2.1.2 Actus Reus Lecture

Elements of an Offence

In order for an individual to be found liable for any offence, three elements must be satisfied.

  • There must be guilty conduct by the defendant (actus reus)
  • The defendant must have a guilty state of mind (mens rea)
  • There must be no valid defence

This chapter will examine the first element of liability, the actus reus.

The actus reus of a crime may be categories into one or multiple of three categories:

  • Conduct – The actus reus requires a certain conduct
  • Circumstantial – The act itself is not criminal, but the circumstance is
  • Result – The actus reus requires a result.

Section 1(1) of the Criminal Damage Act 1971 provides an excellent example of all three of the above:

A person who, without lawful excuse destroys or damages property belonging to another intending to destroy or damage any such property or being reckless as to whether any such property would be destroyed or damaged shall be guilty of an offence.

  • Conduct – some action that results in damage to property;
  • Circumstance – the property belongs to somebody other than the defendant;
  • Result – the property is damaged or destroyed.

This may be contrasted with Section 1 of the Sexual Offences Act 2003:

  1. A person (A) commits an offence if –
  1. he intentionally penetrates the vagina, anus or mouth of another person (B) with his penis,
  2. B does not consent to the penetration, and
  3. A does not reasonably believe that B consents.

In that offence, only a conduct actus reus is present – the penetration with the penis without the victim’s consent. It is therefore the conduct of the defendant that satisfies the actus reus, no particular result is necessary.

Liability for omissions

Usually, an actus reus requires an action. There are however, several circumstances where a duty to act is imposed and where omission satisfies the actus reus of an offence.

Duty arising from a special relationship:

  • Care or control of children – Section 1 of the Children and Young Persons Act 1933 – This makes it an offence for a parent or any other person over the age of 16 years who has responsibility for a child under the age of 16 years to wilfully neglect the child
  • Assumption of Care for Another – The Children and Young Persons Act 1933 does not extend beyond those of the age of 16 years and therefore no direct obligation is placed on a parent to care for an independent 18-year-old child (R v Shepherd(1862) 9 Cox CC 123). However, two important judgments highlight the approach that is taken in respect of where care is assumed over an individual who is over the age of 16.

- R v Instan [1893] 1 QB 450 – The defendant cared for his aunt who was unable to feed herself or seek medical help. The defendant did not feed or seek any medical help for his aunt, despite living with her. The defendant’s assumption of care and blood relationship made him negligently liable for her death.

- R v Stone and Dobinson [1977] QB 354 – The above potential requirement of a blood relationship was removed in this case. The assumption of care by one of the defendants before the omission to care for the victim rendered the defendant guilty.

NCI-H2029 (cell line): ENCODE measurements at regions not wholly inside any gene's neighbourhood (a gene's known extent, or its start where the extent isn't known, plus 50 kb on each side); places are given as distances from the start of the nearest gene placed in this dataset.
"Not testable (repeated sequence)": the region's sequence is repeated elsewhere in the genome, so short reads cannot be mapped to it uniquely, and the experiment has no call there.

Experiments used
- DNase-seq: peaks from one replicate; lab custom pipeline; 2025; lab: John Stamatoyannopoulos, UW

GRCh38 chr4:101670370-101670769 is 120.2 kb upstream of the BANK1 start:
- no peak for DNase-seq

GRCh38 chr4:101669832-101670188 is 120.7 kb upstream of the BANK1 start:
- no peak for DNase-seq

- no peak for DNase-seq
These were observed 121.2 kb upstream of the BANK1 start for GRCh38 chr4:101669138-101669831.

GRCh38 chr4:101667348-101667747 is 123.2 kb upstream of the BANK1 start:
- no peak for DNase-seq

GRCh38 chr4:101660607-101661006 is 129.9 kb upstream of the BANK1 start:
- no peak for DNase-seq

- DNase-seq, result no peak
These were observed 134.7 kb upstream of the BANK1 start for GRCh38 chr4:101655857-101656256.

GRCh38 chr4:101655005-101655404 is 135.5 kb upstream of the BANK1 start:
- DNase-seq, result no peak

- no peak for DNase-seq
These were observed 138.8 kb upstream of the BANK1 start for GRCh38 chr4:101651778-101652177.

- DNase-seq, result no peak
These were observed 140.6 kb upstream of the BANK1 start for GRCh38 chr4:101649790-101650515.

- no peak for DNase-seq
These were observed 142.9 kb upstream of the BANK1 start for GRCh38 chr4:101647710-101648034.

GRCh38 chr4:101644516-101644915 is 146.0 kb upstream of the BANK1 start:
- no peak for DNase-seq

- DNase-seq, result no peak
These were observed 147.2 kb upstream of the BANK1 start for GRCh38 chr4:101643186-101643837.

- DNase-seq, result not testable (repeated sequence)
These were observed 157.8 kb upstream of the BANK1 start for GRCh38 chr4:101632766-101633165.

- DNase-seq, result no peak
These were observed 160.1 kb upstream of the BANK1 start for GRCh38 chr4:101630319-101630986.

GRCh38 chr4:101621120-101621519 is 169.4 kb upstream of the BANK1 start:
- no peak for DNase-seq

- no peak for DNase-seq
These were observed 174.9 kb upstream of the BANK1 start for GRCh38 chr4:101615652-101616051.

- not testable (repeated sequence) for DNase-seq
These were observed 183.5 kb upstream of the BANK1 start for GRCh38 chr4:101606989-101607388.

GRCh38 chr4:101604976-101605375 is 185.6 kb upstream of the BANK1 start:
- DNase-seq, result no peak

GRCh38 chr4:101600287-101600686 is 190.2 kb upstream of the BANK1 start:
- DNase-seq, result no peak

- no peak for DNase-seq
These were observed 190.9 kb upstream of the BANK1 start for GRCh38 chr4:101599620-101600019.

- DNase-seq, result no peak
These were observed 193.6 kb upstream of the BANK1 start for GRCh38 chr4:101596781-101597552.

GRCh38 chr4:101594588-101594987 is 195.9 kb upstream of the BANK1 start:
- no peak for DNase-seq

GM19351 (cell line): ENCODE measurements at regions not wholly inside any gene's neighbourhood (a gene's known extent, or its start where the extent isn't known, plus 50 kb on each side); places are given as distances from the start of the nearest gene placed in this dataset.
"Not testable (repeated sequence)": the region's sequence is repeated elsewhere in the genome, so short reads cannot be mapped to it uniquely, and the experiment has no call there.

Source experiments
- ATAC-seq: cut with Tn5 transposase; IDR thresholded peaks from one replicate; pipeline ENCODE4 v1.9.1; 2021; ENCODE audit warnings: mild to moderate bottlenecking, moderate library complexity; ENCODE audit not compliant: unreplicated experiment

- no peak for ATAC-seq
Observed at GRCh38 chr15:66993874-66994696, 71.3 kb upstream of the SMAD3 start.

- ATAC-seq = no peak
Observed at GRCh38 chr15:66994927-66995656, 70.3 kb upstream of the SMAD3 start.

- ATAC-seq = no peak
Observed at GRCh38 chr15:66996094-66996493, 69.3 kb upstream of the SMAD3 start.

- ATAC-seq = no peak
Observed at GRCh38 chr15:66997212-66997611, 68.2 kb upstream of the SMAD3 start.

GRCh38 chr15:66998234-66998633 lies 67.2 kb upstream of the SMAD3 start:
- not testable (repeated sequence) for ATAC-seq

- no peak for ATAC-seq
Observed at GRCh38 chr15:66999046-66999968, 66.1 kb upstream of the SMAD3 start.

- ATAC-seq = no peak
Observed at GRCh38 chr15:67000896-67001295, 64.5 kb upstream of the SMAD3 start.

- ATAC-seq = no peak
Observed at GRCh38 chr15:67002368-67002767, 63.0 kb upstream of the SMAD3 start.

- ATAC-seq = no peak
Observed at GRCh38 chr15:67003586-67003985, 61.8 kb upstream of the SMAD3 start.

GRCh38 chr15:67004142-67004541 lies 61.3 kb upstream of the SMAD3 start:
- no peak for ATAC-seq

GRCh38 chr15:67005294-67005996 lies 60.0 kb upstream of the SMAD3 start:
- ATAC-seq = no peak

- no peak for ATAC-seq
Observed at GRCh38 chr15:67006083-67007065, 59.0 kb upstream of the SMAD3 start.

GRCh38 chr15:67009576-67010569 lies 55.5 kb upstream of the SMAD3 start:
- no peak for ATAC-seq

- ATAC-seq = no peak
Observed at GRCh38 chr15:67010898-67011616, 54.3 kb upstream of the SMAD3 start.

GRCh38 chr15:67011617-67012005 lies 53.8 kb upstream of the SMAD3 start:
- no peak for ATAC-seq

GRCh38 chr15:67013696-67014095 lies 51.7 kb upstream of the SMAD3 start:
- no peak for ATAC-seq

• Contractual duties – R v Pittwood(1902) 19 TLR 37 – A person may be found criminally liable if they fail to comply with a contractual duty they have to another. In this case, the defendant was employed to operate the gates at a level crossing. He failed to close the gates when a train was approaching and a cart was struck by the train killing one of the carters. Pittwood was convicted of manslaughter. A contractual duty to do a particular thing, imposes a duty to do that thing in order to prevent harm to particular individuals.

Duty Arising out of a Danger of One’s Own Making: R v Miller [1983] 2 AC 161 - Where a person creates a dangerous situation, they may be placed under an obligation to take reasonable steps to remove the danger and therefore, may be criminally liable if they do not do so.

In R v Evans [2009] EWCA Crim 650, it was held that the approach in Miller could be taken a stage further where it was held that an individual could be liable in gross negligence manslaughter when they unlawfully supply a victim with a dangerous drug and then fail to obtain help for the victim when it becomes clear that the victim has fallen ill as a result of taking the drug.

Statutory Duty: Section 170 of the Road Traffic Act 1988, for example.

Medical Treatment: In ordinary circumstances, as was set out above, doctors are required to act in order to provide their patients with proper medical treatment. This requirement is removed where a patient with the required level of capacity specifically refuses treatment. In certain limited circumstances, the court will allow doctors to remove medical treatment where it is considered to be in the patient’s best interests, such as in Airedale National Health Service Trust v Bland [1993] AC 789.

Offences where Omission Never Gives Rise to Liability: Offences that specifically require a positive act can clearly not be committed by omission, for example, assault of theft.


  • The actus reus must be voluntary by the defendant
  • Automatism (covered in chapter 10)


In order for a defendant to be found liable for an offence, it is necessary that the defendant’s actions cause the harm. Causation falls into two categories: factual and legal – both must be satisfied.

Factual Causation

The relevant test to apply is the ‘but for’ test. The question that is asked is whether ‘but for’ the defendant’s actions, the harm to the victim would have occurred – In R v White [1901] 2 KB 124, the defendant laced the victim’s drink with cyanide, the mother did not drink much of the drink, and died coincidentally that night, therefore, the defendant was not the factual cause of death.